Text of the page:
Movement in Squares

Laura Bloomsbury at dVerse challenges us with “Poetics: The Poet as Painter”: She writes, “For those of you who like an extra challenge, then only after you have completed Part 1 [using only the title of one of the given paintings], look up the artwork link of your title choice and write a second part to your poem as ekphrastic.” The title and painting I chose: Bridget Riley’s “Movement in Squares.”


Movement in Squares

I’ve seen movement in squares
when no one’s looking:

peeling yellow edges, masks removed
the triangulation of centers multiplying
or rounding a buttery corn on a cob
a cluster of seedless green
glowing grapes sunlit
reifying corners into succulence
the pear juice piercing sweet
the sticky drippings of watermelon seeds
mathematical

Movement in Squares, 1961 - Bridget Riley
Movement in Squares, 1961 – Bridget Riley

I’ve seen movement in squares
when everyone’s looking:

until they march row after row
checkerboard cells of interlocking
black and white, marching in step
devolving, eliminating, disappearing
into folds of antiseptic non-existence
squares no longer, inching lines
rectangular, a comedy of illusion
designed to perpetrate a hoax
teleological

careful, my friend, around squares
there is no end of desire
finally

26 thoughts on “Movement in Squares”

  1. both parts are so imaginatively written, and they converge into a cautionary line on desire. I loved the fruit painting at the start where only the artist can really see the squares- as cubism? Bravo Dora- an excellent take on the prompt

    Liked by 1 person

  2. This is gorgeously rendered! I especially love; “a cluster of seedless green glowing grapes sunlit
    reifying corners into succulence.” 😀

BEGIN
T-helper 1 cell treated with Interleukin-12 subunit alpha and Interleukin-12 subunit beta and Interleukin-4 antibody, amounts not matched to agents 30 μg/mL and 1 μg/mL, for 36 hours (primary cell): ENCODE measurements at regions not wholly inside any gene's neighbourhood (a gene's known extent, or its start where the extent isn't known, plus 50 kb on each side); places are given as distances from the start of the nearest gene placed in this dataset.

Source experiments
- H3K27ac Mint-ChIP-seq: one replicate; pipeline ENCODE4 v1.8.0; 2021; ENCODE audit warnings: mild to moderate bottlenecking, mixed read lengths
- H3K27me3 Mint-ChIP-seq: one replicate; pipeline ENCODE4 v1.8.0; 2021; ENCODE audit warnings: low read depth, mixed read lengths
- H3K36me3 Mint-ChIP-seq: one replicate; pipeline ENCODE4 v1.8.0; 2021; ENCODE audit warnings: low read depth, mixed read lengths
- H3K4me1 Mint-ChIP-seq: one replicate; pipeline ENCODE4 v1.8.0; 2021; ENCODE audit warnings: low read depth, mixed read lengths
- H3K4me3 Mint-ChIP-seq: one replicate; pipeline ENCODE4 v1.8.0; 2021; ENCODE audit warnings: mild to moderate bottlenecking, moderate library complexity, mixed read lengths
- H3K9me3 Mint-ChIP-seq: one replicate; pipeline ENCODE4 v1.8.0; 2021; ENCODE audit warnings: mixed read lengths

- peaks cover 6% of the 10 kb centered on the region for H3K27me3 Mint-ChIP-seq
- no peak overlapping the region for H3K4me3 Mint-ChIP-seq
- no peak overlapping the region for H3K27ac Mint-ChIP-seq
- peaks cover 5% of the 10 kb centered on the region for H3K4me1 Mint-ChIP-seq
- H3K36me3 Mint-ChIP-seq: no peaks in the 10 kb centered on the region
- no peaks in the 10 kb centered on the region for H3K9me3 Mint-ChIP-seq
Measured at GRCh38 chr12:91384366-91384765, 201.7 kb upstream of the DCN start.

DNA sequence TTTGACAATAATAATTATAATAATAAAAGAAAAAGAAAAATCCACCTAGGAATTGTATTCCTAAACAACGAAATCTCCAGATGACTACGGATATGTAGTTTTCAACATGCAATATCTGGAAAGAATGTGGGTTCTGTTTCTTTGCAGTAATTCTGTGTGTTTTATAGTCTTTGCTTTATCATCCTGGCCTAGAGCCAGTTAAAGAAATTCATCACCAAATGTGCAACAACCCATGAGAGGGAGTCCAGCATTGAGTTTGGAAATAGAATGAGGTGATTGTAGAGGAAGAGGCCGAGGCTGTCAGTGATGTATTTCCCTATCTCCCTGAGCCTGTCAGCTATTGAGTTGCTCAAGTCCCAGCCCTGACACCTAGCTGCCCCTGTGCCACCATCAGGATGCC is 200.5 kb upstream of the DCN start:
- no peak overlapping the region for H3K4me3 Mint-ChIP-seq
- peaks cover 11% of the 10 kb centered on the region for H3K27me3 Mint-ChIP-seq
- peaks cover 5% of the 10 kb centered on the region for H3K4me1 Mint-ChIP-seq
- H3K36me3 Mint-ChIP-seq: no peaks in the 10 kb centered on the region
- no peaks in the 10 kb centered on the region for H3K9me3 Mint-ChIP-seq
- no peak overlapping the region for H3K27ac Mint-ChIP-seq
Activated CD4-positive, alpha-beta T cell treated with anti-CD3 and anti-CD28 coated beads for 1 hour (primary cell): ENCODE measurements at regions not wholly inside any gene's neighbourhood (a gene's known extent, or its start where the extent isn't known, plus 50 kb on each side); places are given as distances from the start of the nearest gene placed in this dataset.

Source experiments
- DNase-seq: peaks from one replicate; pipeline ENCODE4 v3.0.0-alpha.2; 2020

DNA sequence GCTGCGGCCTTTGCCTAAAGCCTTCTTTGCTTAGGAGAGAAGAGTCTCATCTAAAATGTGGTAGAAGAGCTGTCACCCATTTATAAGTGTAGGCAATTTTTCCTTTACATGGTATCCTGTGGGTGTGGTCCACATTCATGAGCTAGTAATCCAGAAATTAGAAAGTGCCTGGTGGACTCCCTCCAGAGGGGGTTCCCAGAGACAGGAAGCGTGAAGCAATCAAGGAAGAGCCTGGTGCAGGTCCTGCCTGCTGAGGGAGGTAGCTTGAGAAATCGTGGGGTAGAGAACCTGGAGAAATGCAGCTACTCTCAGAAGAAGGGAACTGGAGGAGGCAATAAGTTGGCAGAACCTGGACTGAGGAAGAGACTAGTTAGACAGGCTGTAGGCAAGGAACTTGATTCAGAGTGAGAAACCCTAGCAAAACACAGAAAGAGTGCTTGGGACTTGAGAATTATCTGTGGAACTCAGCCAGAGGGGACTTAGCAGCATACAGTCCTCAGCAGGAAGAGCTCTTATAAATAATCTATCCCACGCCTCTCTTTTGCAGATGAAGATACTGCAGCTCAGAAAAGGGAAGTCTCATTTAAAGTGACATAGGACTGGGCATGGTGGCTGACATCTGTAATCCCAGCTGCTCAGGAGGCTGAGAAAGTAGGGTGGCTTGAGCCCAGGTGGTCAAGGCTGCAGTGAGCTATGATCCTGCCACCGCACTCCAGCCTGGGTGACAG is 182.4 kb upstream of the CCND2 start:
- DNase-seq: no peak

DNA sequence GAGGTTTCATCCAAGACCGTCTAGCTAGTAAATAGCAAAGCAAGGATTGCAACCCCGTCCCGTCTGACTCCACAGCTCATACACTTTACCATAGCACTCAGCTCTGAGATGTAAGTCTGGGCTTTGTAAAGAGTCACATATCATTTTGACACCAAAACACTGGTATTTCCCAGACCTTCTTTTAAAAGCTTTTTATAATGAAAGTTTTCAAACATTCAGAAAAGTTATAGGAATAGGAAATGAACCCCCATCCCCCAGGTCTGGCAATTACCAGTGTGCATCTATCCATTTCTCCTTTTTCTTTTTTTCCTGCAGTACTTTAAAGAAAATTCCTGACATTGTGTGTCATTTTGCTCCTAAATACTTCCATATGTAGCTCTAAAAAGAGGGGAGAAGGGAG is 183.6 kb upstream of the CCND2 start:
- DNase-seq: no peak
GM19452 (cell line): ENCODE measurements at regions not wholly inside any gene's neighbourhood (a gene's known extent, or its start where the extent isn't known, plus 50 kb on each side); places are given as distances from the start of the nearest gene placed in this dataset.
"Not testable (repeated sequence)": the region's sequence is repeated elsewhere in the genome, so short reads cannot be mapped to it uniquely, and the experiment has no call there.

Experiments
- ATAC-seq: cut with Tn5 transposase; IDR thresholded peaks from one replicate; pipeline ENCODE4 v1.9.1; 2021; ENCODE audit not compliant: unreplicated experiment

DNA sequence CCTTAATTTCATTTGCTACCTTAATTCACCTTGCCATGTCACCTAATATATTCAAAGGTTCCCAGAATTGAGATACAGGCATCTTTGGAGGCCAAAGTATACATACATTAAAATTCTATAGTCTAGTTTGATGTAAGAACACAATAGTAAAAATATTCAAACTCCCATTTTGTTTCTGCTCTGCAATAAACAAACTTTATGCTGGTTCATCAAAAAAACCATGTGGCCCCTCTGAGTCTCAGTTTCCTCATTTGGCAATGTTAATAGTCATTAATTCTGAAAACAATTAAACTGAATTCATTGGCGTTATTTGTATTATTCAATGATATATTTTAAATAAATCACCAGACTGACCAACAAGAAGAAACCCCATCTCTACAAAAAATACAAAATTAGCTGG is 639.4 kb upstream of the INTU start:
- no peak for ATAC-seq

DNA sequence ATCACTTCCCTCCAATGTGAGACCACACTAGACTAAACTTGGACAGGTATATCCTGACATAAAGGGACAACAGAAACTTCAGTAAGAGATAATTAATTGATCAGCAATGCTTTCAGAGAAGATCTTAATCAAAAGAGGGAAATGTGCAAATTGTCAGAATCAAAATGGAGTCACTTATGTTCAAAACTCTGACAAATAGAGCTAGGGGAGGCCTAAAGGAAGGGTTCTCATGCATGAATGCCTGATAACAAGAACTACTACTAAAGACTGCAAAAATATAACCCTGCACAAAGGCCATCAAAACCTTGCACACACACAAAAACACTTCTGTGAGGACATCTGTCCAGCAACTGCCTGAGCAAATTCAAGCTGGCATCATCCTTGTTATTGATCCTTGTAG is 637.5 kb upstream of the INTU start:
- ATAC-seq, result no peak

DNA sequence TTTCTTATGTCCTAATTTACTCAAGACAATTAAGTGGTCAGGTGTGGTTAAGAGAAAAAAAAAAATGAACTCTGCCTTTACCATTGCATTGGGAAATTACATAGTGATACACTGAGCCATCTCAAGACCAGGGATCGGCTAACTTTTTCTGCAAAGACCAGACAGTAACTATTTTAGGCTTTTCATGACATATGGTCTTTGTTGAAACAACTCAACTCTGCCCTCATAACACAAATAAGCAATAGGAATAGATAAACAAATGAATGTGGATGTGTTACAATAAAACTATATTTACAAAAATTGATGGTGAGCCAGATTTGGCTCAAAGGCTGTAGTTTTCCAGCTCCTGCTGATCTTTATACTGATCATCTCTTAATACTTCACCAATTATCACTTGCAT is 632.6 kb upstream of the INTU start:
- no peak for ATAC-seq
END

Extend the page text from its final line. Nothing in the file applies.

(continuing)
Liked by 1 person

  3. What I see and it could be way off is that the first part appreciates the essence of things and the second extracts the essence from them. The warning feels like don’t get too attached to either? I like the complexity of your poem which is fitting for the complexity of the image.

    Liked by 1 person

    1. Thanks Lisa! The first part I was going for the authentic/natural desires of the self; the second part, the mimetic desires of the self, mimicking culture/society/peers. The warning centers on the continuity of desires, the impossibility of their negation, the implication being that one must choose one’s desires wisely while they still can.

      Liked by 1 person

    1. I like your way of putting it, the seen/unseen dichotomy that suppressed/unsuppressed desires pose. As long as I was doing ekphrasis on abstract art I figured I could get away with being abstruse! 😉💞

      Liked by 1 person

  4. I agree with Laura about the cautionary tale and the fruit painting in which only the artist can really see the squares. I love the contrast in the lines:
    ‘a cluster of seedless green
    glowing grapes sunlit
    reifying corners into succulence’
    and
    ‘black and white, marching in step
    devolving, eliminating, disappearing
    into folds of antiseptic non-existence’.
    It makes me question my own perception, Dora.

    Liked by 1 person

    1. So glad you liked it and for sharing your thoughts, Kim. Desires and perceptions are perhaps worth re-examining now and again. I think good abstract paintings give us room for that.

      Liked by 1 person

I'd love to hear your thoughts.

Fill in your details below or click an icon to log in:

WordPress.com Logo

You are commenting using your WordPress.com account. Log Out /  Change )

Google photo

You are commenting using your Google account. Log Out /  Change )

Twitter picture

You are commenting using your Twitter account. Log Out /  Change )

Facebook photo

You are commenting using your Facebook account. Log Out /  Change )

Connecting to %s